Abraham Lincoln (February 12, 1809 – April 15, 1865), the sixteenth President of the United States, successfully led his country through its greatest internal crisis, the American Civil War, only to be assassinated as the war was coming to an end. Before becoming the first Republican elected to the Presidency, Lincoln was a lawyer, an Illinois state legislator, a member of the United States House of Representatives, and an unsuccessful candidate for election to theSenate.
As an outspoken opponent of the expansion of slavery in the United States, Lincoln won the Republican Party nomination in 1860 and was elected president later that year. During his time in office, he contributed to the effort to preserve the United States by leading the defeat of the secessionist Confederate States of America in the American Civil War. He introduced measures that resulted in the abolition of slavery, issuing hisEmancipation Proclamation in 1863 and promoting the passage of the Thirteenth Amendment to the Constitution, which passed Congress before Lincoln's death and was ratified by the states later in 1865.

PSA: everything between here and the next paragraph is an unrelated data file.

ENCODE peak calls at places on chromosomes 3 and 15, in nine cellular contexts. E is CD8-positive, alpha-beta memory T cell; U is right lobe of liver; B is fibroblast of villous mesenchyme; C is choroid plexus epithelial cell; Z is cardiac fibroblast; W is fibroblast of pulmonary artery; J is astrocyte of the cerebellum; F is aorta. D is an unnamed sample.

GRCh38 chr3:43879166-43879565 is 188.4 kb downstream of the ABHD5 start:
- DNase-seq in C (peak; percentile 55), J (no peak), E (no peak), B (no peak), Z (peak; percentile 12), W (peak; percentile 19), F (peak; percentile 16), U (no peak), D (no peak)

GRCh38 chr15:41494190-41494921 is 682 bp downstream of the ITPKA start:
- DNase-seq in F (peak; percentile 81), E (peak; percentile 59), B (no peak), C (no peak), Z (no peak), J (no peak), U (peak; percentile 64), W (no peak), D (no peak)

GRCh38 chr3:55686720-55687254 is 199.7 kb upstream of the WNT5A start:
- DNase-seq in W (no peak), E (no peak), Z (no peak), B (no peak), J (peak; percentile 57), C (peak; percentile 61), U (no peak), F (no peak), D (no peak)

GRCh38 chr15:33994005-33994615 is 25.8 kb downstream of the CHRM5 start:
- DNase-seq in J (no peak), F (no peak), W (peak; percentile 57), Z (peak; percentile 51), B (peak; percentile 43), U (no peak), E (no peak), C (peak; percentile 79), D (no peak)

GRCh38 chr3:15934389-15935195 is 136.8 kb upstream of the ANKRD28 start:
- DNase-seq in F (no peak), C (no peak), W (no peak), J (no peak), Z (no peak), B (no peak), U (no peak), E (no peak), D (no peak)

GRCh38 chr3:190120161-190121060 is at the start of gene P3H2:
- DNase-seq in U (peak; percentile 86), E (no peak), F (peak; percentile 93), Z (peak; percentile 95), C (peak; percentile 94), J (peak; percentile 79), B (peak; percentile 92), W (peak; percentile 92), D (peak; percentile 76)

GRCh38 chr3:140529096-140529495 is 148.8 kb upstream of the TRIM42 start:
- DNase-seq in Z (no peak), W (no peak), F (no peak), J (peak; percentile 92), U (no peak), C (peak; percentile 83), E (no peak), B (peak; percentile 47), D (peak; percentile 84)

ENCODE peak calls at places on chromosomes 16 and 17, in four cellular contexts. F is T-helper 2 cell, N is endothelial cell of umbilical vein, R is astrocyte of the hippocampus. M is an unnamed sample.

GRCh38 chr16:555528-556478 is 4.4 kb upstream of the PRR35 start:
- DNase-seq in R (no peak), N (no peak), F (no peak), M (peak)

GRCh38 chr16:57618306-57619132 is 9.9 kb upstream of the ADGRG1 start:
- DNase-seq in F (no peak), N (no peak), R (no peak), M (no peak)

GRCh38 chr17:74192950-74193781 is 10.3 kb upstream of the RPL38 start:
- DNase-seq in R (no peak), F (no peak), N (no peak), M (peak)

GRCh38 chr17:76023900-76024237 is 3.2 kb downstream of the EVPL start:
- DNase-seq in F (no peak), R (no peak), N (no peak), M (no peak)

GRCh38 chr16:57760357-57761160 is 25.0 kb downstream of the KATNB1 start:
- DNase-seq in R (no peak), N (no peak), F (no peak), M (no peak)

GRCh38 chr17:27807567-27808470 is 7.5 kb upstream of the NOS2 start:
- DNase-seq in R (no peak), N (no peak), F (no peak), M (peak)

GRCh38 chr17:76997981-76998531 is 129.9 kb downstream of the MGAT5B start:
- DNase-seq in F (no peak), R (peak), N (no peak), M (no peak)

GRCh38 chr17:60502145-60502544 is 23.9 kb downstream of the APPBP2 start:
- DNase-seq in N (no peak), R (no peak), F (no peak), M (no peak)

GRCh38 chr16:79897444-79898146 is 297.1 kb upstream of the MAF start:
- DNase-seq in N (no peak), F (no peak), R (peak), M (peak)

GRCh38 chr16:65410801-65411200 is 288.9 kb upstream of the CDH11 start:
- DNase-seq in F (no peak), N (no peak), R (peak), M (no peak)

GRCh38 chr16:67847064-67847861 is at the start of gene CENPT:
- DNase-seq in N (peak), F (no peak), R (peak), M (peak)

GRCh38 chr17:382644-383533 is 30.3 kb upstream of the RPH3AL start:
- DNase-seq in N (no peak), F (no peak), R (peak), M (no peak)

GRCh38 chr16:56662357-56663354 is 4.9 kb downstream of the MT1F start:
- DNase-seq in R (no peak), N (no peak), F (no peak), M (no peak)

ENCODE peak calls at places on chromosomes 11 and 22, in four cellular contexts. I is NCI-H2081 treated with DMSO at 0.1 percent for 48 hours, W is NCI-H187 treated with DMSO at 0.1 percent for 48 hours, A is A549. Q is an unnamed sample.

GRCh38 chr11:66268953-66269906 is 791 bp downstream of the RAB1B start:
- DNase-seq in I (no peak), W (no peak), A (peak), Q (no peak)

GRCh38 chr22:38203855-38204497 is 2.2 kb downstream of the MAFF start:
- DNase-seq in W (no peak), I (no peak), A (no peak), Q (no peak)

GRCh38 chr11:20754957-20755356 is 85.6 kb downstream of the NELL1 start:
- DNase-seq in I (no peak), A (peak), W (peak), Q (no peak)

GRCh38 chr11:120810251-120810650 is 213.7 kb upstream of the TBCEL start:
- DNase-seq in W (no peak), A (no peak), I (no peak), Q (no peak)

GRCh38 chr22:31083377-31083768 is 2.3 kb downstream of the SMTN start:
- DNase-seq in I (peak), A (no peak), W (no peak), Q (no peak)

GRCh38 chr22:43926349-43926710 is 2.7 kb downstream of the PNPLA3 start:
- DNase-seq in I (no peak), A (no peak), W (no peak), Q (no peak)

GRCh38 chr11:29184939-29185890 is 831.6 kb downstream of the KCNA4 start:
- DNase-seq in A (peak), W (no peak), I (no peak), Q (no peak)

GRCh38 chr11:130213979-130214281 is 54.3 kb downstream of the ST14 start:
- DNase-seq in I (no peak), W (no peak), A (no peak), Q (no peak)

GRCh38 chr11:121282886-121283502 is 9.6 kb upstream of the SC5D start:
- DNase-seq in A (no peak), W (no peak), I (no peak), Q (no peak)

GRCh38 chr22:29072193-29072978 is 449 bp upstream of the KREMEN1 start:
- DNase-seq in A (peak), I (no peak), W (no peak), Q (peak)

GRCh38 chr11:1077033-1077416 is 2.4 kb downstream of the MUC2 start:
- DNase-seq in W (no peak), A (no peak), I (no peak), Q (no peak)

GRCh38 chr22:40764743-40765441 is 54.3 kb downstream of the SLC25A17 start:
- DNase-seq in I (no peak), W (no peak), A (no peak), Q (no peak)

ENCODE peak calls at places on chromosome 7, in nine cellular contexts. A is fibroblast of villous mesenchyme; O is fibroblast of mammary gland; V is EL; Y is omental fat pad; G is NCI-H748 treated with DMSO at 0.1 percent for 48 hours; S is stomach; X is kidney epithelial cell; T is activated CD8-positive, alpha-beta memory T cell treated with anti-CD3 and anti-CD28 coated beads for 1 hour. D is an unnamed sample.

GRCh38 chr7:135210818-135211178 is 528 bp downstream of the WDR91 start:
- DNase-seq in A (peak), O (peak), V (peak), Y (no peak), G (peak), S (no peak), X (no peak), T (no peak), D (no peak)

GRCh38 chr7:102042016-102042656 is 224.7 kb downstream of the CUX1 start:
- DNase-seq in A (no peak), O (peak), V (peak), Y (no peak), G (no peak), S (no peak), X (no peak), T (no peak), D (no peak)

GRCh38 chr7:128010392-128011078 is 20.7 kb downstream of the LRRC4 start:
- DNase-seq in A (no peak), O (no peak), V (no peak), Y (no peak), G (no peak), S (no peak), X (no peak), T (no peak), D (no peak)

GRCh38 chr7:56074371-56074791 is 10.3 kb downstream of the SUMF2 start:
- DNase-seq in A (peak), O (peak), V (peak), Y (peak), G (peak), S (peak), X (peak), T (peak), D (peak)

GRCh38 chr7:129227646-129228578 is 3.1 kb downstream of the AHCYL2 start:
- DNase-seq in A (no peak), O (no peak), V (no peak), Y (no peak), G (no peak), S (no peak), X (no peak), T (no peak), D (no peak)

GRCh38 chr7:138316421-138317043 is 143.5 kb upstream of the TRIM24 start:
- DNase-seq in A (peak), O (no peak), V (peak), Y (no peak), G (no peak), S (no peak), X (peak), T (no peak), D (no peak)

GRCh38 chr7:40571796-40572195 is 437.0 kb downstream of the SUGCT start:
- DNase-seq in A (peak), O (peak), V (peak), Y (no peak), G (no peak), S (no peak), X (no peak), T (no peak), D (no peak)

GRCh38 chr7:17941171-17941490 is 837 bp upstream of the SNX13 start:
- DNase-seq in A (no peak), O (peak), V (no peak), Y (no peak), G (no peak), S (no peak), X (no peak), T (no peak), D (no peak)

Lincoln closely supervised the victorious war effort, especially the selection of top generals, includingUlysses S. Grant. Historians have concluded that he handled the factions of the Republican Party well, bringing leaders of each faction into his cabinet and forcing them to cooperate. Lincoln successfully defused a war scare with the United Kingdom in 1861. Under his leadership, the Union took control of the border slave states at the start of the war. Additionally, he managed his own reelection in the 1864 presidential election.
Opponents of the war (also known as "Copperheads") criticized Lincoln for refusing to compromise on the slavery issue. Conversely, the Radical Republicans, an abolitionist faction of the Republican Party, criticized him for moving too slowly in abolishing slavery. Even with these road blocks, Lincoln successfully rallied public...